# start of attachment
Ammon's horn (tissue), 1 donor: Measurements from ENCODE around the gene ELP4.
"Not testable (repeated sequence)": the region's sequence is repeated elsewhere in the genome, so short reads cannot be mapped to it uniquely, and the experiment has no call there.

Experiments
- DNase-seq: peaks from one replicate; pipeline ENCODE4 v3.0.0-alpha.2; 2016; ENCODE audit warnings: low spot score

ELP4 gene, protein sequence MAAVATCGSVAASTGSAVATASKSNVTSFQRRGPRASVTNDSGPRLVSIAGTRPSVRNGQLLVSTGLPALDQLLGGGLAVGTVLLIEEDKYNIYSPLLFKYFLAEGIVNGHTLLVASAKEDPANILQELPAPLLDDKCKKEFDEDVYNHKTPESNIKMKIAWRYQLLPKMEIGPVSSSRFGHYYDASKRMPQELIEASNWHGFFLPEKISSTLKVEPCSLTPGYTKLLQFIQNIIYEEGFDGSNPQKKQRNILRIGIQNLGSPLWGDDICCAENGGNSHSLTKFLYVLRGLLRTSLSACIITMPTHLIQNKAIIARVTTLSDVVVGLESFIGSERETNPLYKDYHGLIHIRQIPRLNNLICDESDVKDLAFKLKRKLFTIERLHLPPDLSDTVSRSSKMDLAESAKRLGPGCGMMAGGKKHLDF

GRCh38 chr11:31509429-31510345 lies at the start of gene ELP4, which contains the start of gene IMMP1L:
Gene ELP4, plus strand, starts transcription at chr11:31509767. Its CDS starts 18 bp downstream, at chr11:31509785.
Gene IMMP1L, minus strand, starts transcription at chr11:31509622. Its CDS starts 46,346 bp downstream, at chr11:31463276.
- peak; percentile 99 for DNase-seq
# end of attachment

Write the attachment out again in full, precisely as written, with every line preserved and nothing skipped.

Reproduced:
Ammon's horn (tissue), 1 donor: Measurements from ENCODE around the gene ELP4.
"Not testable (repeated sequence)": the region's sequence is repeated elsewhere in the genome, so short reads cannot be mapped to it uniquely, and the experiment has no call there.

Experiments
- DNase-seq: peaks from one replicate; pipeline ENCODE4 v3.0.0-alpha.2; 2016; ENCODE audit warnings: low spot score

ELP4 gene, protein sequence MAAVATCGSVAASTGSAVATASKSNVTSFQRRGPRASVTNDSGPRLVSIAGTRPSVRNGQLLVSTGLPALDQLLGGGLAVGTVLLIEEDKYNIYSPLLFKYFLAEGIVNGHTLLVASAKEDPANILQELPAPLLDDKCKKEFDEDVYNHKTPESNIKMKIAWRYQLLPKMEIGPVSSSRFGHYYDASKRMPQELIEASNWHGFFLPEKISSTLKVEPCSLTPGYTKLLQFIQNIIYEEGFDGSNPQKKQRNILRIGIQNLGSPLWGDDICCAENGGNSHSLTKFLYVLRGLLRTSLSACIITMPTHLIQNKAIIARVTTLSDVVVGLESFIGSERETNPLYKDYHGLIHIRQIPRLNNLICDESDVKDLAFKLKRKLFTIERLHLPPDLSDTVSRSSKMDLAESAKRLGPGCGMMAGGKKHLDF

GRCh38 chr11:31509429-31510345 lies at the start of gene ELP4, which contains the start of gene IMMP1L:
Gene ELP4, plus strand, starts transcription at chr11:31509767. Its CDS starts 18 bp downstream, at chr11:31509785.
Gene IMMP1L, minus strand, starts transcription at chr11:31509622. Its CDS starts 46,346 bp downstream, at chr11:31463276.
- peak; percentile 99 for DNase-seq